Preventing Horse Lameness

Checkout your horse on a daily basis to be proactive with his health.
Checkout your horse on a daily basis to be proactive with his health.

As a horse owner, preventing lameness in your horse is well worth the effort and will pay off handsomely for both you and your horse. Beginning with your daily once over, here are 5 major components to consider in keeping your horse healthy, athletically fit, and functioning on all four legs and hooves:

Check your horse daily for any signs of lameness or hoof problems

Doing your daily once-over as you check for lumps, bumps, swellings or hot spots, especially around the backs of pasterns, lower legs, and tendon areas will help you catch any sign of lameness before it has a chance to progress.

Picking your horse's hooves to remove any rocks or debris and checking for increased digital pulse and/or increased heat in the foot area are important for catching hoof diseases such as laminitis and injuries in their earliest stages.

Schedule regular appointments with your farrier and veterinarian

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Preventing lameness - a team sport

You, your veterinarian, and your farrier all play a role in keeping the horse sound and healthy.
© April Raine | EquiDesis

Your farrier and your veterinarian are two of your horse's best friends when it comes to actively preventing lameness. Appointments with your farrier on a regular basis will enable you to make sure your horse's hooves are properly trimmed and balanced, as well as properly shod to meet the work demands of the horse.

Your farrier will also note any signs of developing problems with the feet and lower limbs of the horse and make suggestions for correcting or treating such conditions.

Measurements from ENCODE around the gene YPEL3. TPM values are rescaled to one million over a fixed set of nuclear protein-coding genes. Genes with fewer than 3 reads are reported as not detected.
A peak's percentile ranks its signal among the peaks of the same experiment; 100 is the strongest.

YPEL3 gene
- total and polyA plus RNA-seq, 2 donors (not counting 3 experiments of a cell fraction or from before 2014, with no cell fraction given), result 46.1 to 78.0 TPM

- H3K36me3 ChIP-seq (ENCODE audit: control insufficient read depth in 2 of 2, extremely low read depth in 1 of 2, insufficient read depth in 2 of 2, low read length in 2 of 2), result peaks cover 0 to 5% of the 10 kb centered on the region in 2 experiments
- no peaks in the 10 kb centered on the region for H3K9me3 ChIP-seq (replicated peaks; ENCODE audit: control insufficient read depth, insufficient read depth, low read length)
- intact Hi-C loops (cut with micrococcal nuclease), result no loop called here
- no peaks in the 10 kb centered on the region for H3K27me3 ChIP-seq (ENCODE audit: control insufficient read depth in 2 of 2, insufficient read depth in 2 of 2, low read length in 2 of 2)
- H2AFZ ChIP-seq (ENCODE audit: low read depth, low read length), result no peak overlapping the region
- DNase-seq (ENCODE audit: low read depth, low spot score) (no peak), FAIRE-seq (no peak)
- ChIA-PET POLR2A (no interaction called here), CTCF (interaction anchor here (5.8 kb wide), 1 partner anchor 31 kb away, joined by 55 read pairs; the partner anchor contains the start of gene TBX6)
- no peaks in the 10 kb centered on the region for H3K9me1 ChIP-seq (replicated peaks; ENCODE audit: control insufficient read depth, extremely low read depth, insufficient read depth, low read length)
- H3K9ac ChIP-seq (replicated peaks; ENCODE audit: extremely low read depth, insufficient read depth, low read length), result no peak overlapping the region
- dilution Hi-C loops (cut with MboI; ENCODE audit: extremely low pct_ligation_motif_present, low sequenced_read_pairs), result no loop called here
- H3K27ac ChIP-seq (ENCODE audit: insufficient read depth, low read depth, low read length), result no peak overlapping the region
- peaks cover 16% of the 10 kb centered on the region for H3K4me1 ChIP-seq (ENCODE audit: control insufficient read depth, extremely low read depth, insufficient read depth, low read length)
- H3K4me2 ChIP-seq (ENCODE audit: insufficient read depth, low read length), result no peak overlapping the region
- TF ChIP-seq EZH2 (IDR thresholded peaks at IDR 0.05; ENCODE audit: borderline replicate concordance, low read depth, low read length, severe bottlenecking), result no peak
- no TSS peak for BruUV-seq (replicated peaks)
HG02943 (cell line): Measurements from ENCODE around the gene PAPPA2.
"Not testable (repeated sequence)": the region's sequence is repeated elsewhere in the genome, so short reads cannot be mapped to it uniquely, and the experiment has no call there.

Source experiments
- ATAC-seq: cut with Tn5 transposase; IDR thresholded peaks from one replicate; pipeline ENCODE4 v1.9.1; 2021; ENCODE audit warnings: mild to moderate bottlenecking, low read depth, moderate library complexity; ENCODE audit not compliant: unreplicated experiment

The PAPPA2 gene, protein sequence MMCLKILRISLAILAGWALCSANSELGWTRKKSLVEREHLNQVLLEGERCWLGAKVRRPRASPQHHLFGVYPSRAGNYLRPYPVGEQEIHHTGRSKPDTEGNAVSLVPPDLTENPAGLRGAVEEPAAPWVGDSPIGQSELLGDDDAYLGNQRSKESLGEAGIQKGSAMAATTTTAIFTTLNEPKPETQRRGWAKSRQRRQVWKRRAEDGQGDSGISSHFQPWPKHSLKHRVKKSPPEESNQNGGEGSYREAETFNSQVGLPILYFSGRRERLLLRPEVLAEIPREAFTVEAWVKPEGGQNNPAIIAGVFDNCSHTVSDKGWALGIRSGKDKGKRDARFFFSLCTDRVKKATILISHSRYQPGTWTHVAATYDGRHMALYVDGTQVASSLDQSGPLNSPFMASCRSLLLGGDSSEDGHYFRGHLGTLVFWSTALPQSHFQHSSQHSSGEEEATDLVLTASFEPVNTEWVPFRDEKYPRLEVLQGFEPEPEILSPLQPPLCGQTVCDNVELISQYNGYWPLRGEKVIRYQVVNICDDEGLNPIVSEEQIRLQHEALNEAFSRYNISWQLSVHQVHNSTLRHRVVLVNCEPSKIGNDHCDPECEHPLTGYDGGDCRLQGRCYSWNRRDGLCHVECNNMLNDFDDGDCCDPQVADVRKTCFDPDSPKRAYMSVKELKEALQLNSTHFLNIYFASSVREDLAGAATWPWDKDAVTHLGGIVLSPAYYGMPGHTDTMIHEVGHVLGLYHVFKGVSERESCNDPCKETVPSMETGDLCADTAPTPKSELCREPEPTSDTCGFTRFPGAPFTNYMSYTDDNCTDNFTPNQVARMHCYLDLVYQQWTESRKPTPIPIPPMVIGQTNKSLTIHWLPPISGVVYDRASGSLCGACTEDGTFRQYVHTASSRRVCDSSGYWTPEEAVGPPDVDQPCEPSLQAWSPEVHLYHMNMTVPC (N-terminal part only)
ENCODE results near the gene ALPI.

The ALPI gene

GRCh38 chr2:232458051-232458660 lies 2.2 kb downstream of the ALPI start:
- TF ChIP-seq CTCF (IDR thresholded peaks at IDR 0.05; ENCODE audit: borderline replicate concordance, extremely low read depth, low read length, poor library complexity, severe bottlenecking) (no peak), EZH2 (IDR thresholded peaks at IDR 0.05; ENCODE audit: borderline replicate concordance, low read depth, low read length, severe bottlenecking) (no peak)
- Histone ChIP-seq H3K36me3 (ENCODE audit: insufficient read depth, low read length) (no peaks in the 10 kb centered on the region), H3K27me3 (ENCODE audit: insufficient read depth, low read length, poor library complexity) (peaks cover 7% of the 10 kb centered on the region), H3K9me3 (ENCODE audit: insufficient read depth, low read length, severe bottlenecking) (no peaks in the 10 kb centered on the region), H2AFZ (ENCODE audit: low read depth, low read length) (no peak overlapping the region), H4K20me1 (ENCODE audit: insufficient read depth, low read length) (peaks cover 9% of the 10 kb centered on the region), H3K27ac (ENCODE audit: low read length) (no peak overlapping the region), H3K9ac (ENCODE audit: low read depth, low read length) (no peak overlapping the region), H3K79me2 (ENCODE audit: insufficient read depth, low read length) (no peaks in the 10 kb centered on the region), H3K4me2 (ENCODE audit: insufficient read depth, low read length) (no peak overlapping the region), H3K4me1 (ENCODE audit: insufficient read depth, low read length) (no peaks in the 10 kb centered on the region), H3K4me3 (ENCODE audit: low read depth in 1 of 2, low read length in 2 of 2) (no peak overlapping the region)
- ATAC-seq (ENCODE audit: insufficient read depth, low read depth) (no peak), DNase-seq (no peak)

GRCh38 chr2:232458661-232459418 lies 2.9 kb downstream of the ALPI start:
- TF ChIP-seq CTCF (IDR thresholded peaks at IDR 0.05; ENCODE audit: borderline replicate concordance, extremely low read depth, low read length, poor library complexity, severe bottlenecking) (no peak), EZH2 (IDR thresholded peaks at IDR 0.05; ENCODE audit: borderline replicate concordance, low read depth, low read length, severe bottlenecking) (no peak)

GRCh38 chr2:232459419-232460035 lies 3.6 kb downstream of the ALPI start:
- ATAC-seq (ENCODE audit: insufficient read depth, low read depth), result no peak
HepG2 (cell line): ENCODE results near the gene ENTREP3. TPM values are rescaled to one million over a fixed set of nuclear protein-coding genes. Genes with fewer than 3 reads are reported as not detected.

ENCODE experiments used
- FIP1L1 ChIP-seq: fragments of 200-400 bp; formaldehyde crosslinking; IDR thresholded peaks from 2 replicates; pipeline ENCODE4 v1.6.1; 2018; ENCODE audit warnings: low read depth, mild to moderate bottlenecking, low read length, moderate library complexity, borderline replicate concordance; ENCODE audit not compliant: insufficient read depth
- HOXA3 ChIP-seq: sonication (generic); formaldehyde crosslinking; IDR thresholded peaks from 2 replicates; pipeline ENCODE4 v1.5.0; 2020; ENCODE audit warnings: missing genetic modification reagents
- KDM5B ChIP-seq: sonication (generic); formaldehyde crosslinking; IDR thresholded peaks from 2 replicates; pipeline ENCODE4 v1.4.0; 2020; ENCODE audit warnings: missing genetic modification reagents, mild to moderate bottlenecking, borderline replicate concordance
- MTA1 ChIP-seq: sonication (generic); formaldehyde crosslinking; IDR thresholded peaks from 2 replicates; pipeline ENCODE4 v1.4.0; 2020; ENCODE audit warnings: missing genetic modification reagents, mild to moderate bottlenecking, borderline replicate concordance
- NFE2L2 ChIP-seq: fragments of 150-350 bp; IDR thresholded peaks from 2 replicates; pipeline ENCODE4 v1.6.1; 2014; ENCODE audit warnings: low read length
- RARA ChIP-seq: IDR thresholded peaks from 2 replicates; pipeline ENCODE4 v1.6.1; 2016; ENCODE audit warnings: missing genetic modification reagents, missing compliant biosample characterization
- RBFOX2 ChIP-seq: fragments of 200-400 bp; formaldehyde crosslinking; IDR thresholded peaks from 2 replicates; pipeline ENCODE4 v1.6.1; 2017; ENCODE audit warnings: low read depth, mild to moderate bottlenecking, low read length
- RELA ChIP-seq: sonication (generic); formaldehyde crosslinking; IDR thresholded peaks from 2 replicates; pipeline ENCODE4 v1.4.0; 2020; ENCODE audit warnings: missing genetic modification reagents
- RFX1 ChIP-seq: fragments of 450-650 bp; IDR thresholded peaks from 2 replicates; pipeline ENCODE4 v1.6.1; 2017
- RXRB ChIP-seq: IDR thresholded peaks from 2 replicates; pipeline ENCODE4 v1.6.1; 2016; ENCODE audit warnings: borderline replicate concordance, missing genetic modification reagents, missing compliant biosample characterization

If you elect to trim and care for your horse's hooves, make sure that you trim and rasp the bearing surfaces evenly so that the foot is level. Make sure you don't over trim the heels, thereby putting a strain on the sesamoids that might produce lameness. Remember that the best job of trimming a hoof preserves the angle that is normal for the horse, not one that corresponds to a picture-perfect ideal in a magazine or other source.

If corrective trimming and shoeing are necessary for your horse, the best results will come from cooperative efforts of your farrier and veterinarian.

Most orthopedic diseases of horses such as laminitis, sand cracks, flat feet, sole bruises, tendonitis, sidebones and other diseases and conditions are best treated by the services of a veterinarian who can diagnose the extent of the problem and prescribe medications or other therapies, plus the services of a farrier to make sure the feet of the horse are kept in the best possible condition.

Working with your veterinarian, make sure that your horse is up-to-date with all vaccines including tetanus toxoid and antitoxin vaccines, as well as those that prevent infectious diseases and other ailments that can lead to lameness.

Feed your horse a nutritious diet

An appropriately balanced diet is essential for normal growth and healthy appearance of your horse's hooves and musculoskeletal system no matter what age the horse is. A balanced ration will provide adequate amount of calcium, biotin and the essential amino acid DL-methionine.

A horse weighing 1,000 pounds needs about 15 to 18 pounds of good-quality hay per day spread out in several feedings. It is recommended that a grain or concentrate mix should never make up more than half of the total amount of feed consumed each day unless the horse has increased requirements for energy such as a performance horse, and young horses less than a year old.

When changing your horse's diet, do it gradually over a period of several weeks to allow the horse's system to adapt to the new feed.

As always, your horse should have access to clean, palatable water at all times.

High protein, heavily concentrated diets that increase the horse's weight without appropriate amounts of exercise should be avoided. Mineral imbalances from over supplementation also create bone problems and can lead to damage and disease in the Musculoskeletal system.

Protect your horse from gaining access to stored grains and feeds that could lead to acute laminitis/founder if over ingested. If you know or suspect that your horse has consumed an unknown quantity of grain, consult your veterinarian immediately since once signs occur, it can be difficult or impossible to prevent foot damage.